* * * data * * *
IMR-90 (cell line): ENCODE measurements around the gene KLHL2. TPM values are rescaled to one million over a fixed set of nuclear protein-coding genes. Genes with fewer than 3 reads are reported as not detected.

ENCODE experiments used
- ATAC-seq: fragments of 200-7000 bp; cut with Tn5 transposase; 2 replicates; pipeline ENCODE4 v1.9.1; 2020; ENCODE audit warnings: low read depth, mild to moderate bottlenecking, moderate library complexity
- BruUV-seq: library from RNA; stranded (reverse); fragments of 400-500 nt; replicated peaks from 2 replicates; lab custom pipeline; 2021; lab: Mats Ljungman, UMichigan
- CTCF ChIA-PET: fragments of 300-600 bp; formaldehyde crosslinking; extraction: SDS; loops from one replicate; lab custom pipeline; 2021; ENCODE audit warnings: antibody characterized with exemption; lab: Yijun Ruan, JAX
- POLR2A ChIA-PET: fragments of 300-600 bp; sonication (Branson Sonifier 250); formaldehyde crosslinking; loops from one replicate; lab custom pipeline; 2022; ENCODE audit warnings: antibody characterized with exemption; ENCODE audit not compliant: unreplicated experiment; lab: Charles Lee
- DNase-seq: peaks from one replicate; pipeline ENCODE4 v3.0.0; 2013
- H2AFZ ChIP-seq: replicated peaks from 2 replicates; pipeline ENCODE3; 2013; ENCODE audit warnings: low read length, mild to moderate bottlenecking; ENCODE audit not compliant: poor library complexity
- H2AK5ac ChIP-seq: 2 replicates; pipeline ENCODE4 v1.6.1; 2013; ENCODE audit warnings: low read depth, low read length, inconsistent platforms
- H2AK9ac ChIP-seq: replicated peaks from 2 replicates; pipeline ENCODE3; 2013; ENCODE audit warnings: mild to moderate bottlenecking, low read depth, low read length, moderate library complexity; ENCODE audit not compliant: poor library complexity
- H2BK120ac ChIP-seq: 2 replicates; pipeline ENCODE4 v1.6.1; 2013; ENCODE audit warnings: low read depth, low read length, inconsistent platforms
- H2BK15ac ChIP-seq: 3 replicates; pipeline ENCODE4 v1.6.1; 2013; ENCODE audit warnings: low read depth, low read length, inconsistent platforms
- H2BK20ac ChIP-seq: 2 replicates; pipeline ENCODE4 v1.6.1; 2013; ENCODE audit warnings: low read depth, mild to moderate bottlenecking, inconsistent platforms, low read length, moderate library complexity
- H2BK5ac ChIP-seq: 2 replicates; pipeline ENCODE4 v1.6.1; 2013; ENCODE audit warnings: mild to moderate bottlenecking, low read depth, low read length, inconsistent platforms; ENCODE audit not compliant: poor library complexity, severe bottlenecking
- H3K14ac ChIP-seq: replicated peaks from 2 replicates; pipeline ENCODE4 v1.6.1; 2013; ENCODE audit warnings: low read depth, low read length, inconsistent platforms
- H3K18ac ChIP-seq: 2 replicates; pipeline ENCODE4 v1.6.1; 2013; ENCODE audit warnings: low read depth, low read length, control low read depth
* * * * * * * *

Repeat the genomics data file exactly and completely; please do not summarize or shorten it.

IMR-90 (cell line): ENCODE measurements around the gene KLHL2. TPM values are rescaled to one million over a fixed set of nuclear protein-coding genes. Genes with fewer than 3 reads are reported as not detected.

ENCODE experiments used
- ATAC-seq: fragments of 200-7000 bp; cut with Tn5 transposase; 2 replicates; pipeline ENCODE4 v1.9.1; 2020; ENCODE audit warnings: low read depth, mild to moderate bottlenecking, moderate library complexity
- BruUV-seq: library from RNA; stranded (reverse); fragments of 400-500 nt; replicated peaks from 2 replicates; lab custom pipeline; 2021; lab: Mats Ljungman, UMichigan
- CTCF ChIA-PET: fragments of 300-600 bp; formaldehyde crosslinking; extraction: SDS; loops from one replicate; lab custom pipeline; 2021; ENCODE audit warnings: antibody characterized with exemption; lab: Yijun Ruan, JAX
- POLR2A ChIA-PET: fragments of 300-600 bp; sonication (Branson Sonifier 250); formaldehyde crosslinking; loops from one replicate; lab custom pipeline; 2022; ENCODE audit warnings: antibody characterized with exemption; ENCODE audit not compliant: unreplicated experiment; lab: Charles Lee
- DNase-seq: peaks from one replicate; pipeline ENCODE4 v3.0.0; 2013
- H2AFZ ChIP-seq: replicated peaks from 2 replicates; pipeline ENCODE3; 2013; ENCODE audit warnings: low read length, mild to moderate bottlenecking; ENCODE audit not compliant: poor library complexity
- H2AK5ac ChIP-seq: 2 replicates; pipeline ENCODE4 v1.6.1; 2013; ENCODE audit warnings: low read depth, low read length, inconsistent platforms
- H2AK9ac ChIP-seq: replicated peaks from 2 replicates; pipeline ENCODE3; 2013; ENCODE audit warnings: mild to moderate bottlenecking, low read depth, low read length, moderate library complexity; ENCODE audit not compliant: poor library complexity
- H2BK120ac ChIP-seq: 2 replicates; pipeline ENCODE4 v1.6.1; 2013; ENCODE audit warnings: low read depth, low read length, inconsistent platforms
- H2BK15ac ChIP-seq: 3 replicates; pipeline ENCODE4 v1.6.1; 2013; ENCODE audit warnings: low read depth, low read length, inconsistent platforms
- H2BK20ac ChIP-seq: 2 replicates; pipeline ENCODE4 v1.6.1; 2013; ENCODE audit warnings: low read depth, mild to moderate bottlenecking, inconsistent platforms, low read length, moderate library complexity
- H2BK5ac ChIP-seq: 2 replicates; pipeline ENCODE4 v1.6.1; 2013; ENCODE audit warnings: mild to moderate bottlenecking, low read depth, low read length, inconsistent platforms; ENCODE audit not compliant: poor library complexity, severe bottlenecking
- H3K14ac ChIP-seq: replicated peaks from 2 replicates; pipeline ENCODE4 v1.6.1; 2013; ENCODE audit warnings: low read depth, low read length, inconsistent platforms
- H3K18ac ChIP-seq: 2 replicates; pipeline ENCODE4 v1.6.1; 2013; ENCODE audit warnings: low read depth, low read length, control low read depth